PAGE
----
Ratio of Debt to Income
Your debt to income ratio is a tool lenders use to determine how much money can be used for a monthly home loan payment after all your other recurring debt obligations have been met.
Understanding your qualifying ratio
Usually, conventional loans require a qualifying ratio of 28/36. An FHA loan will usually allow for a higher debt load, reflected in a higher (29/41) qualifying ratio.
The first number in a qualifying ratio is the maximum percentage of gross monthly income that can go to housing (this includes principal and interest, private mortgage insurance, hazard insurance, property taxes, and homeowners' association dues).
The second number in the ratio is what percent of your gross income every month that can be applied to housing expenses and recurring debt together. For purposes of this ratio, debt includes payments on credit cards, auto/boat loans, child support, and the like.
Some example data:
With a 28/36 qualifying ratio
- Gross monthly income of $4,500 x .28 = $1,260 can be applied to housing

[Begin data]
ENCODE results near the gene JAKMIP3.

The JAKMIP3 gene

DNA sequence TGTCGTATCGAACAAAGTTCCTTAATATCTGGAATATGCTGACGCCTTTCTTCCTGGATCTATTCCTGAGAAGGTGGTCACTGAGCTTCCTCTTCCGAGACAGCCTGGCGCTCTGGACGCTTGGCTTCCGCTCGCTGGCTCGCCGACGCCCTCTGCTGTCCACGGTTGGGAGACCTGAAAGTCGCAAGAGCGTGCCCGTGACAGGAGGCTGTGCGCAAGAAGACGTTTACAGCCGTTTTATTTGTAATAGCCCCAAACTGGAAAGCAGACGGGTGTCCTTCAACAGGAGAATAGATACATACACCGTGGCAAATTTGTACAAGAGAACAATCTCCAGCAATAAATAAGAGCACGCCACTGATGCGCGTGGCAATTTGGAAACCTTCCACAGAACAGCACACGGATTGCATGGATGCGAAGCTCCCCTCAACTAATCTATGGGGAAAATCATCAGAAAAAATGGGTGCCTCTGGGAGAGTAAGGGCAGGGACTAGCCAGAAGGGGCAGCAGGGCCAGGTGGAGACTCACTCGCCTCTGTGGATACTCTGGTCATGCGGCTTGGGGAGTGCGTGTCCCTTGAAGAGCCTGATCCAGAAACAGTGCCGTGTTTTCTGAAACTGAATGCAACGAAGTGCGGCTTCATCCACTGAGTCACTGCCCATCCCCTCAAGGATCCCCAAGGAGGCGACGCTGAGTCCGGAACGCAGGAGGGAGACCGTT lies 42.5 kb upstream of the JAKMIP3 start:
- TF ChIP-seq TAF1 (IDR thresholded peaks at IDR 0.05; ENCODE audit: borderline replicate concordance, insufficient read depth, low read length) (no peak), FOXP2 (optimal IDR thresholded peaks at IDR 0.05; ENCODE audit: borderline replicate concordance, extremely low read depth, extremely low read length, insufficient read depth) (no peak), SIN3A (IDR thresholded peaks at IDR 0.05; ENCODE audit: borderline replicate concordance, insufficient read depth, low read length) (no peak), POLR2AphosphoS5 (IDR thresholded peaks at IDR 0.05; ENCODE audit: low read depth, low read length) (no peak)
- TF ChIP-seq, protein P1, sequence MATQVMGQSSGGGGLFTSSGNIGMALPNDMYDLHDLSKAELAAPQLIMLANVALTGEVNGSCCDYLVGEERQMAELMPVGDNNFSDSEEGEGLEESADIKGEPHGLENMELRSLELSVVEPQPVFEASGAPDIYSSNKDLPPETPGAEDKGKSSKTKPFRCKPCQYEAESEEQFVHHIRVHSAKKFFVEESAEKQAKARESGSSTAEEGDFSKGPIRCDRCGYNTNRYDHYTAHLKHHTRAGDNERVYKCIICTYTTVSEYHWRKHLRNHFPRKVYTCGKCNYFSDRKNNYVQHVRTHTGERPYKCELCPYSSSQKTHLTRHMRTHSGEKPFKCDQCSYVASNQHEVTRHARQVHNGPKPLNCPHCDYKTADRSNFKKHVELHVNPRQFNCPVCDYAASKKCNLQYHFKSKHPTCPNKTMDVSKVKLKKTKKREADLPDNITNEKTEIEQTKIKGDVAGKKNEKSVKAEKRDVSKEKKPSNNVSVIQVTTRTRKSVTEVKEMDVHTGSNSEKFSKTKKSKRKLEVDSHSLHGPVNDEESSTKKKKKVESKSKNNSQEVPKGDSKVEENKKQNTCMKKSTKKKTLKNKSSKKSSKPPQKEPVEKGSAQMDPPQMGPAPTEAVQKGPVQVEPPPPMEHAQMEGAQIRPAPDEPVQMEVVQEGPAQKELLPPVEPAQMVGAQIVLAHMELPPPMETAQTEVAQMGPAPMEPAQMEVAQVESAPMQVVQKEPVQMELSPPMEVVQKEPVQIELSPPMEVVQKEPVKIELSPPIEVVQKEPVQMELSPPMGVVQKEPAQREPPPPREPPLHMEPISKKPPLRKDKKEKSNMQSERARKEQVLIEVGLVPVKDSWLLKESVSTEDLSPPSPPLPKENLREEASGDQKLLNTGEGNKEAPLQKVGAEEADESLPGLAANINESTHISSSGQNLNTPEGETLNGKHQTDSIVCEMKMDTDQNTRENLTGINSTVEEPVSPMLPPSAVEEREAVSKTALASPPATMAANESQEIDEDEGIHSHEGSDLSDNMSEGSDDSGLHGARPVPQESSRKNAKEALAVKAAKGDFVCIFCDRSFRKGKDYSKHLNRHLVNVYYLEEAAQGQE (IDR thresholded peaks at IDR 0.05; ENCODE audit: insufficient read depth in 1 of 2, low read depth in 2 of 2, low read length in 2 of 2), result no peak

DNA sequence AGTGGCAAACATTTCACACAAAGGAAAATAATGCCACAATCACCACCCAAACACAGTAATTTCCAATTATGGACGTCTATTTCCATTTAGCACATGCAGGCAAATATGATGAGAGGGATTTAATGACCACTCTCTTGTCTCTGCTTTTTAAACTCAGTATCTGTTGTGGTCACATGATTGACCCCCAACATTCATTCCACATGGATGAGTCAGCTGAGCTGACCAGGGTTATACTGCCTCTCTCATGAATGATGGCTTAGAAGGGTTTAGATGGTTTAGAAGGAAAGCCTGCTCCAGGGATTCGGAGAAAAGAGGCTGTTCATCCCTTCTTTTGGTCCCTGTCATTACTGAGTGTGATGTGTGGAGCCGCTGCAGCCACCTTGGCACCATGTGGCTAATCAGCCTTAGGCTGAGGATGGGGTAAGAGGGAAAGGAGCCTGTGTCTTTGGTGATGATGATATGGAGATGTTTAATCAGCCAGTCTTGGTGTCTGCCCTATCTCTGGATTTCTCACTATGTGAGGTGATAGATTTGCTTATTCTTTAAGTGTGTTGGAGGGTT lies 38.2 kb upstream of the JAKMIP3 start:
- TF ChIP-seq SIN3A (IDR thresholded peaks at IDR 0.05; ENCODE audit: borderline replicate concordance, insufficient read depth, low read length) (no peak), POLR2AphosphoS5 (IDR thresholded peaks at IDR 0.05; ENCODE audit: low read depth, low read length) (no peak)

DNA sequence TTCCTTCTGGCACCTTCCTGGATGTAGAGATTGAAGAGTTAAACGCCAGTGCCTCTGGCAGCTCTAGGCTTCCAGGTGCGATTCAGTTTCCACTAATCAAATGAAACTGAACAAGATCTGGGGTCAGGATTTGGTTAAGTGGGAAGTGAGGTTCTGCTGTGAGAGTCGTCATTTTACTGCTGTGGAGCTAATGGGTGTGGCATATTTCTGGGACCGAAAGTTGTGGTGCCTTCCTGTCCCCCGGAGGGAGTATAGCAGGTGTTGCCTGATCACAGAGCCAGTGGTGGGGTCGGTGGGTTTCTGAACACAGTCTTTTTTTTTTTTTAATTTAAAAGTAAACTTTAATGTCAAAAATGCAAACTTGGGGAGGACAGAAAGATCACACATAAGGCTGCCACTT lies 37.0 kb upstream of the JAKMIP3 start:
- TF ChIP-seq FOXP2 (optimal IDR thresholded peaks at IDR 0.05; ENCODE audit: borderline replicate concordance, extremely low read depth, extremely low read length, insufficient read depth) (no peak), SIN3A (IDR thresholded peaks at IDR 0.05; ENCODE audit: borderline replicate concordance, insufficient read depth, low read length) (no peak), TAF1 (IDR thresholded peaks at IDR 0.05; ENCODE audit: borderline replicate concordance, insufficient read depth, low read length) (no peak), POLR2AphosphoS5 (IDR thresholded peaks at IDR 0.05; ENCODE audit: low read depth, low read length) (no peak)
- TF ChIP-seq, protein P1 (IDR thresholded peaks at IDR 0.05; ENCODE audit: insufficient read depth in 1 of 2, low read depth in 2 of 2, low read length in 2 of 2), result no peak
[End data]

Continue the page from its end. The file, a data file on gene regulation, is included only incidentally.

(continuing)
- Gross monthly income of $4,500 x .36 = $1,620 can be applied to recurring debt plus housing expenses
With a 29/41 (FHA) qualifying ratio
- Gross monthly income of $4,500 x .29 = $1,305 can be applied to housing
- Gross monthly income of $4,500 x .41 = $1,845 can be applied to recurring debt plus housing expenses
If you want to calculate pre-qualification numbers with your own financial data, feel free to use our very useful Mortgage Loan Pre-Qualification Calculator.
Don't forget these ratios are just guidelines. We'd be happy to help you pre-qualify to help you figure out how much you can afford.
At The Mortgage Exchange Service LLC, we answer questions about qualifying all the time. Call us at 703.255-5810.